The world is filled with great heaviness. Today, let's focus on the hope that we can see in our response to global water issues.
A common belief in journalism is that you have to emphasize the horror of a situation to spur action. If people aren’t driven by an existential threat, how can we ever expect them to act for a better world? But the well of our world’s suffering runs deep enough with sorrow. We still have a pandemic in progress. We’re dealing with a wide range of environmental crises, and seeing very little political capital for meaningful change. There’s a bloody war on in Europe, and our distinct treatment of its refugees is a source of great pain for communities that experienced far more xenophobic responses to their own flights from conflict.
So, no. We don’t always need to drink from the cup of worldly sorrows. This World Water Day, let’s lean into the evidence that we can and are making a better world. The well of our suffering may run deep, but there’s hope in its waters, too.
Healing the sick
One other health crisis you might have heard about is our ongoing struggle with cholera. This is a nasty disease that rears its head in places with poor sanitation and little access to clean water. There have been seven full-on pandemics in the last two centuries, and we still see a range of regional outbreaks and epidemics wherever water filtration and sanitation systems break down.
Cholera is an especially big threat in war-torn regions like Yemen and Democratic Republic of Congo, in regions with massive flooding coupled with poor sanitation (like Nigeria), and wherever refugee camps struggle to support large populations.
But how the world responded to the last cholera outbreak in Haiti is cause for hope.
In October 2010, not long after a devastating earthquake destabilized already poor sanitation and filtration systems, officials confirmed the first Haitian case of cholera in half a century. By March 2011, it had killed 4,672 people, and hospitalized thousands more. August 2012? 7,490. November 2013? 8,448.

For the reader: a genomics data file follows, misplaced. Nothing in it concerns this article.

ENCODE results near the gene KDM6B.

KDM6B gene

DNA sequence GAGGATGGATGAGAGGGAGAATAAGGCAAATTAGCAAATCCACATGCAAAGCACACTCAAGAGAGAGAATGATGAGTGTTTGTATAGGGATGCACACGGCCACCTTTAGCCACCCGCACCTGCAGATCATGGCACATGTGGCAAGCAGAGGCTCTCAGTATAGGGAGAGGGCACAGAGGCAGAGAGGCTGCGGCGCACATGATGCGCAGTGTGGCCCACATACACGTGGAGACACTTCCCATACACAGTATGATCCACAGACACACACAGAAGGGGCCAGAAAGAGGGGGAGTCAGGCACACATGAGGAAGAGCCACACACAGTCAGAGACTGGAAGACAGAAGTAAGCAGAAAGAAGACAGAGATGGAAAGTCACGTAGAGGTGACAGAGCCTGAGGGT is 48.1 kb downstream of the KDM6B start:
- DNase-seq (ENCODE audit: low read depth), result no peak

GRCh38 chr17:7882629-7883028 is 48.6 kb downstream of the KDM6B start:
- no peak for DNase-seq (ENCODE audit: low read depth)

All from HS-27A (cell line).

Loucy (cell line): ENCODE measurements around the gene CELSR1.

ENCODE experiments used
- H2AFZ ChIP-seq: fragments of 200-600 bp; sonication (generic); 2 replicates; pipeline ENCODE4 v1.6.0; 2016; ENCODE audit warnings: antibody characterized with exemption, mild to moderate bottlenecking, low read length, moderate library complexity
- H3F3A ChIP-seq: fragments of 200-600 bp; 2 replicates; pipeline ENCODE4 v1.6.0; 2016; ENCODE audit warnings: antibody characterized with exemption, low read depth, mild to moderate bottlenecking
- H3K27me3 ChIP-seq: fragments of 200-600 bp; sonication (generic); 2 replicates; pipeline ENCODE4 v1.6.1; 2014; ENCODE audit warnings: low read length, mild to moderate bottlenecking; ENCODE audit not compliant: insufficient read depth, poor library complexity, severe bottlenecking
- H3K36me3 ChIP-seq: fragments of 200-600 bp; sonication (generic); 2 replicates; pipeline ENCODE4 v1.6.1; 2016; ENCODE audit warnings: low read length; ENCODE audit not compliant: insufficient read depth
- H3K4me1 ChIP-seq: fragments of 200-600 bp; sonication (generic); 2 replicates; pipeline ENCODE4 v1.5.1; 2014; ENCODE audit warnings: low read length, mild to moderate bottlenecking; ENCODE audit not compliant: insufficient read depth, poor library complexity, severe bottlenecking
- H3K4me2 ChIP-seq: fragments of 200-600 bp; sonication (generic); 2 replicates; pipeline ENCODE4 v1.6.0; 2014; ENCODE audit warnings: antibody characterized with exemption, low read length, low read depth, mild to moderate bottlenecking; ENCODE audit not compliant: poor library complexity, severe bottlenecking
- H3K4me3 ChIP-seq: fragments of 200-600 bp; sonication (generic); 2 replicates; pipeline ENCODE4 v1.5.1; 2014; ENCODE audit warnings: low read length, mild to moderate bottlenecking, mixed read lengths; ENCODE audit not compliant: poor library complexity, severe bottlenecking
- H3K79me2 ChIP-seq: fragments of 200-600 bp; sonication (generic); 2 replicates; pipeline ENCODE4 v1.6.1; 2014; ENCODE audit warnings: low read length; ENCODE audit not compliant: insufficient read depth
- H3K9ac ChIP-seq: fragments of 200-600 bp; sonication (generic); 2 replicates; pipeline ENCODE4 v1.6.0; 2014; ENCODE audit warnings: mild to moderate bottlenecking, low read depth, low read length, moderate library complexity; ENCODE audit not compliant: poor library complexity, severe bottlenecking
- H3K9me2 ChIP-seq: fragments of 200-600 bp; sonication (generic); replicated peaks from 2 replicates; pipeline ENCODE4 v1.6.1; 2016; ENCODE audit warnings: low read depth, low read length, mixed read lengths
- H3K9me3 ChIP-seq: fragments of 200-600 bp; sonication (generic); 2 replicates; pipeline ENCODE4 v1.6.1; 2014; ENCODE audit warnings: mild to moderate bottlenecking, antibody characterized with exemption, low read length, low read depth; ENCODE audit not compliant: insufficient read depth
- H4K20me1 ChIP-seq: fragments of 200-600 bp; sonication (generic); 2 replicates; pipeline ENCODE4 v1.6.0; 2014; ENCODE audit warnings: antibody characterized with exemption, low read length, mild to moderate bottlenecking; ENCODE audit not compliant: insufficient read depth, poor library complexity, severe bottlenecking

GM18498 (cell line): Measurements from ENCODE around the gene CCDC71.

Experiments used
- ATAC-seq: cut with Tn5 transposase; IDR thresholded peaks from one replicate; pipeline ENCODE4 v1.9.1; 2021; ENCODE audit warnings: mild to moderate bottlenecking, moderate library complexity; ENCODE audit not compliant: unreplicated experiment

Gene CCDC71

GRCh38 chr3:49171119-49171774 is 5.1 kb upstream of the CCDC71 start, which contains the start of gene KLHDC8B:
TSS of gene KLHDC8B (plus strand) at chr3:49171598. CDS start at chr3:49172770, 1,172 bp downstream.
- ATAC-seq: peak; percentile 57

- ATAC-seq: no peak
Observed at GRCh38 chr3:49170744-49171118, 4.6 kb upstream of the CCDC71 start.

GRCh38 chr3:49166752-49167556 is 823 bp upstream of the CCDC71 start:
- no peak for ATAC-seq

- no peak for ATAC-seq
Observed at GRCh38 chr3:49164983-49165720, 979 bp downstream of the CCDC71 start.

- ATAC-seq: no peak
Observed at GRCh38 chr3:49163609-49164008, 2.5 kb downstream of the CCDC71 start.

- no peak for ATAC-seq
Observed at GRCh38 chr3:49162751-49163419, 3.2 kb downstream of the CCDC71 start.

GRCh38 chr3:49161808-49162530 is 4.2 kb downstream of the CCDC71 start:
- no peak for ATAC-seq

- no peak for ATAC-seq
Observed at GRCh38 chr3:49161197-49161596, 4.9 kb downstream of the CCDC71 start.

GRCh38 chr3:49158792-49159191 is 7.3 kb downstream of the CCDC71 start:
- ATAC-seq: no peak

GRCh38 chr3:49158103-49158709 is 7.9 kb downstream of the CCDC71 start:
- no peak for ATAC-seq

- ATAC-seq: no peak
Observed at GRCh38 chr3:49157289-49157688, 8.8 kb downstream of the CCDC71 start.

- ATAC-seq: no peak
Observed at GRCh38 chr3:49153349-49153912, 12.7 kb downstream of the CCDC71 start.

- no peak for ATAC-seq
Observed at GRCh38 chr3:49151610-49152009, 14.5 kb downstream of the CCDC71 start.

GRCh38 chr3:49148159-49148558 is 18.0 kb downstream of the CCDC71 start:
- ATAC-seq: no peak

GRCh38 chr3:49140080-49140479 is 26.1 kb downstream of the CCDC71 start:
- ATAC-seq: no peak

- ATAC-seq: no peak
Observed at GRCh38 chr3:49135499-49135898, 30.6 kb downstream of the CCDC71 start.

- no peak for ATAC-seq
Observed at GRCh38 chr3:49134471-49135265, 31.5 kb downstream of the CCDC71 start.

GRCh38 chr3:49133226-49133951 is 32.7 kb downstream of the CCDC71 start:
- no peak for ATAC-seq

If you’ll notice, though, those numbers mark a swift reduction in the death rate after the initial surge. When Haiti this year reached its triumph of three years without a confirmed case, the outbreak’s death toll stood at 9,611 as of 2019.
In other words, an immediate and comprehensive response from Haiti’s Ministry of Health, supported by groups like UNICEF and PAHO-WHO, significantly curbed transmission and fixed underlying causes. The technology, the resources, the human capacity and networks: everything we needed to counter this one crisis, in this one region, we as flawed species somehow rallied for Haiti’s cholera outbreak.
And even though a recent earthquake again threatened Haiti’s water systems? That local humanitarian work over the last decade still seems to be holding up. It’s been seven months since the earthquake… with no new cholera cases reported. Fantastic.
Constant vigilance is, of course, important. A disease like cholera can spread quickly through fecal matter in compromised waterways. As such, any region affected by environmental disasters and civil conflicts could easily see key protective infrastructure fall apart.
However, there’s a difference between resting on our laurels and allowing ourselves to be affirmed by the concrete benefits of acting. The latter offers much-needed hope, sometimes, to keep the momentum of our humanitarian efforts going strong.
So, though all the world may be awash in heavy news, do remember:
Proper implementation of key social policies can save lives and lighten the load.
Inventing in abundance
And here’s another bit of positive news on the water-crisis front: we are such good innovators. Yes, we’re currently grappling with water-access issues that affect some 771 million (for potable water) and 1.7 billion (for access to improved sanitation). But we certainly don’t lack for possible solutions to the problem.